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Emma Samms: Driving Miss Ditzy

PUBLISHED: 09:14 26 October 2015 | UPDATED: 09:14 26 October 2015

Emma Samms on location with General Hospital in San Antonio

Emma Samms on location with General Hospital in San Antonio

Archant

Acting and driving at the same time is hard enough, but acting and learning to drive a manual, in front of a whole film crew would seem unwise

My children are learning to drive, which I consider to be a mixed blessing. The plus side of them passing their tests will be the immediate redundancy of their chauffeur, leaving me with merely the roles of chef, maid and concierge. But the downside is the loss of chatting time. So many good conversations can be had on a car journey, even with teenagers. The second downside is the issue of the terror. No matter how sensible you believe your children to be, watching them drive away is heart-stoppingly scary.

I’ve been no help to them at all with driving lessons because my license is for automatic cars only. I fully acknowledge that this is pathetic but my excuse is that I learned to drive in America, where manual cars are rare and if you take your test on an automatic, you get a license that’s good for manual anyway.

I always send an urgent message to the producers of any film I’ll be required to drive in, telling them must give me an automatic car. Acting and driving at the same time is hard enough, but acting and learning to drive a manual, in front of a whole film crew would seem unwise.

Driving vintage cars in period films has proven to be tricky. Possibly my worst experience was driving a massive, vintage Cadillac down the multiple hairpin turns of a cliff-side road in Acapulco. The car had exceptionally loose steering and my character was repeatedly described in the script as a recklessly fast driver. By far the scariest part of the equation was that in the back of the car, being driven by me, were Tony Curtis and Peter Ustinov. If there had been a mishap, if I’d caused any kind of injury to those beloved icons, the world (quite rightly) would never have forgiven me.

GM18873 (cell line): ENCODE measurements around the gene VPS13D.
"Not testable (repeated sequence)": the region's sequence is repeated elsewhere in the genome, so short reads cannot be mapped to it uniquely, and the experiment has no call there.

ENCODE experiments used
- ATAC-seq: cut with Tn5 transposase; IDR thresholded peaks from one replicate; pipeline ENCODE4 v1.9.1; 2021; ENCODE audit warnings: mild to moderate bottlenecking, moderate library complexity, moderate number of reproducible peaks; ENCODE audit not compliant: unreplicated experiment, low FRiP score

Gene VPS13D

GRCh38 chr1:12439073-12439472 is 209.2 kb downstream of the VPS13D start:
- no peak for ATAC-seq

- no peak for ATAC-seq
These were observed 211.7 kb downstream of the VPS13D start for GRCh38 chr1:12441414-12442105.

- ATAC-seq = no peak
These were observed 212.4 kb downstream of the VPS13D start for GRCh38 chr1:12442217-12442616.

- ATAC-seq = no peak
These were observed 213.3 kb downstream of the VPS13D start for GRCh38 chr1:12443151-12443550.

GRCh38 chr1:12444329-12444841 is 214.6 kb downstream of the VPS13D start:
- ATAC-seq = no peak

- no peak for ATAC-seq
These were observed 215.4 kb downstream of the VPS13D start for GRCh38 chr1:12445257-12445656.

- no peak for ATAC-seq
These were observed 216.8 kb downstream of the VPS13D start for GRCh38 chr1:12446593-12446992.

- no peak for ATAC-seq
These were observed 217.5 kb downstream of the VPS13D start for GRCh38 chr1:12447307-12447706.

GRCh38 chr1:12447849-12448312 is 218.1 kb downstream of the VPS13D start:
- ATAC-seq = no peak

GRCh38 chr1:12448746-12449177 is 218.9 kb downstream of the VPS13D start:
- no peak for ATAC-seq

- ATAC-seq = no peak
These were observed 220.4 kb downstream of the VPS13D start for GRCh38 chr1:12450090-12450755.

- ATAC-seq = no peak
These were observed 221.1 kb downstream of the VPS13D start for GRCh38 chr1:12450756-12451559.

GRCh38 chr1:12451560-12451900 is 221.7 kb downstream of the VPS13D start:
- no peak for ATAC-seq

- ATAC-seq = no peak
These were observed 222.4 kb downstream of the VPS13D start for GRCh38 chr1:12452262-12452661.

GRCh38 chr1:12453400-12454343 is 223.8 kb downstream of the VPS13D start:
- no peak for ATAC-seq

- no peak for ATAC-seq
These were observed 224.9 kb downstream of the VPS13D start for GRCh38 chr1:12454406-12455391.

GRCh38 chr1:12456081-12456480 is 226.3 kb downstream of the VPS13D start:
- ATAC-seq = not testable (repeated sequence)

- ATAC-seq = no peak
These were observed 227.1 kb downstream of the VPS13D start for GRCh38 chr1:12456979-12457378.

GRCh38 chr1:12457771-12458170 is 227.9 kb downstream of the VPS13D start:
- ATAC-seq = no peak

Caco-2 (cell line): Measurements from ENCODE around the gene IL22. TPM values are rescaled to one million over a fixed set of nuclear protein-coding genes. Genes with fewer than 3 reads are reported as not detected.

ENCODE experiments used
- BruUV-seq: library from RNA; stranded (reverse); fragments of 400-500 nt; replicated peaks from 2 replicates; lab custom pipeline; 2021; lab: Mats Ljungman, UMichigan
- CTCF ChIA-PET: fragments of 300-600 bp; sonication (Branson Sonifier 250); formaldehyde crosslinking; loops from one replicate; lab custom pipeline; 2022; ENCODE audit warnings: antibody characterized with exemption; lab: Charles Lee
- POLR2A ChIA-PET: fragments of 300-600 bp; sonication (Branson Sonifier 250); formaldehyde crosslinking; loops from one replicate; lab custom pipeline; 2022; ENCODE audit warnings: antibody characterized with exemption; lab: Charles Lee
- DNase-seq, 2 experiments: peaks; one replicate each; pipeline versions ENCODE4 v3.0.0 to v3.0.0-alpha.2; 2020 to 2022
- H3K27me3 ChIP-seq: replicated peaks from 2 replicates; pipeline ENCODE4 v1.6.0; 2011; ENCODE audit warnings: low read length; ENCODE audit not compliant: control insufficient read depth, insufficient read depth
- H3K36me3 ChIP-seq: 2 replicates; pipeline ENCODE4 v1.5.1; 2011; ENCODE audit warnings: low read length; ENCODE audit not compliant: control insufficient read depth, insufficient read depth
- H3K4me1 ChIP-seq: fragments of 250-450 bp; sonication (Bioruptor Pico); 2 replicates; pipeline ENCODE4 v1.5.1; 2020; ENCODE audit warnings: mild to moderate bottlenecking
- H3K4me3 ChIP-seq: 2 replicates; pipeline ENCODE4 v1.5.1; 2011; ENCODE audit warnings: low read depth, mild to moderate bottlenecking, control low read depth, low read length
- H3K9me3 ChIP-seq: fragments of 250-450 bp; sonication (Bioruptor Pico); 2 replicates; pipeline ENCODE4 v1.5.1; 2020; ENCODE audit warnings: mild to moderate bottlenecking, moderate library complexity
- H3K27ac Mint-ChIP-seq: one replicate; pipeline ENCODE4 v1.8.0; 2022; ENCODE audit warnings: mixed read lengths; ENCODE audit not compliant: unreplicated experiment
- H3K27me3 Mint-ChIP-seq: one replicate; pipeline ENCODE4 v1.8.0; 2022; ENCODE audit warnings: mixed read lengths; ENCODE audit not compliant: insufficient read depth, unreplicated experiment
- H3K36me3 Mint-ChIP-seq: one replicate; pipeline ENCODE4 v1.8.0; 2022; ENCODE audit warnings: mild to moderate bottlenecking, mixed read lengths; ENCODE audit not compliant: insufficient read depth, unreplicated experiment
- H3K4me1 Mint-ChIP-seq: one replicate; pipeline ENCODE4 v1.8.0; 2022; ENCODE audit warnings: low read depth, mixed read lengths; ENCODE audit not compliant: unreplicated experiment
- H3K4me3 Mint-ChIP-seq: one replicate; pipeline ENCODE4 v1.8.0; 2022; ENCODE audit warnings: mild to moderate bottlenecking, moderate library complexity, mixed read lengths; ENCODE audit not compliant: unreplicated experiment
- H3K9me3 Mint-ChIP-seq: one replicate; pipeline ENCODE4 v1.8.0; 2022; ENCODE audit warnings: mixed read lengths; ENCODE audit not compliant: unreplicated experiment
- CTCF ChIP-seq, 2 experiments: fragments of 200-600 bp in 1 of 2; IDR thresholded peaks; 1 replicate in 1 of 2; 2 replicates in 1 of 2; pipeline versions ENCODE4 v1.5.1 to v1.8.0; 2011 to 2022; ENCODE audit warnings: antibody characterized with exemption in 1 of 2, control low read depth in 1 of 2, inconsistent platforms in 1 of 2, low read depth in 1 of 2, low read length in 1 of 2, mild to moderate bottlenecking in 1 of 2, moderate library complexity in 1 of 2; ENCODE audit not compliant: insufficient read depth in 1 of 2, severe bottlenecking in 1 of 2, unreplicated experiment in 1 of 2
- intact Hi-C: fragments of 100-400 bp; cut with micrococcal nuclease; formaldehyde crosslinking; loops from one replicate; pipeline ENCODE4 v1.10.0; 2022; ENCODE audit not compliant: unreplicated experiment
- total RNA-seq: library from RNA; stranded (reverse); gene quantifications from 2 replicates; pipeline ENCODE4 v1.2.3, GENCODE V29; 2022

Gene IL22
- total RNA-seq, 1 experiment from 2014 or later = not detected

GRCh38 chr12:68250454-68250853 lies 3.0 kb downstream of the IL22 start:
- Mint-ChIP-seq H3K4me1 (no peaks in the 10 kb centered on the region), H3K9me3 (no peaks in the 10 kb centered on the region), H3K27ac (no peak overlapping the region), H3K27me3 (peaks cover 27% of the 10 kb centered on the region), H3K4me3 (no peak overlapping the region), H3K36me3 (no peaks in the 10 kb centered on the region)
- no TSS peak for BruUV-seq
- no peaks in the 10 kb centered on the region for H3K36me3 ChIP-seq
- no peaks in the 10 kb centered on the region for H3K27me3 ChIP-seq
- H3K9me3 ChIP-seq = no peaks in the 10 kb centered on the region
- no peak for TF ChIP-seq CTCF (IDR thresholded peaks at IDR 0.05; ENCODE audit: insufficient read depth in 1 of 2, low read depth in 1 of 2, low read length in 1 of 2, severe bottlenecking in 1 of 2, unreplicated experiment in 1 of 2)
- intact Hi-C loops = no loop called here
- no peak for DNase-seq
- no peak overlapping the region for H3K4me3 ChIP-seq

One film that I did in New Zealand required me to do a fair bit of driving in a rather flashy Mercedes convertible (automatic, of course), which drew quite a bit of attention in downtown Auckland. I remember a day when we were filming a ‘Drive-by’ which is when the camera is stationary on the street and they film you as you drive by in your car. I had a walkie-talkie in the car with me and the director would tell me when to start and stop. After the first pass the director told me to drive around the block so they could get the shot again, which I did. When I stopped at a traffic light around the corner, I encountered some workmen digging a hole in the road. The men duly whistled and since I was right next to them, I gave them a little wave and a smile. This would have all been fine if I hadn’t been required to do the ‘drive-by’ shot another 4 times, meaning I had to also drive around the block another 4 times. The workmen, understandably, thought I’d come back to see them. 4 times. I was mortified.

Sometimes driving in a movie can be dangerous. I was in a car with George Hamilton, being driven by Christopher Atkins (of Blue Lagoon fame). It was in the middle of the night and we were driving across a field just outside of Johannesburg. A large camera was strapped to the front of the car, almost entirely obscuring our vision but all Chris had to do was drive us in a straight line down the middle of the field. What we didn’t have was a walkie-talkie in the car with us, which meant that when Chris got the angle slightly wrong and started driving at quite a clip towards the forest at the side of the field, no-one could warn us. All of a sudden we were confronted by dense and massive trees, which, miraculously, Chris managed to avoid. We emerged from the forest to see the ashen faces of the film crew who had watched us hurtling towards the trees, convinced that we were all about to be killed and unable to do a thing about it. The camera was a right-off, but they were so thrilled we were alive they didn’t care.

So as I now watch my children driving off on their lessons, I try to hide my own ashen face and the only advice I can give them is not to wave at workmen and not to drive with movie icons in the back if they can help it.

Did you enjoy this article? You can read some of Emma Samms’ previous features here...

Emma Samms: Why Twitter is the best thing on the Internet

Emma Samms: The secret service

Emma Samms: My antique obsession

1 comment

  • Great article and so spot on. Taught 2 boys to drive and still feel the willies seeing them drive off alone. Love your writing.

    Report this comment

    Marsha Bess

    Monday, October 26, 2015

The views expressed in the above comments do not necessarily reflect the views of this site

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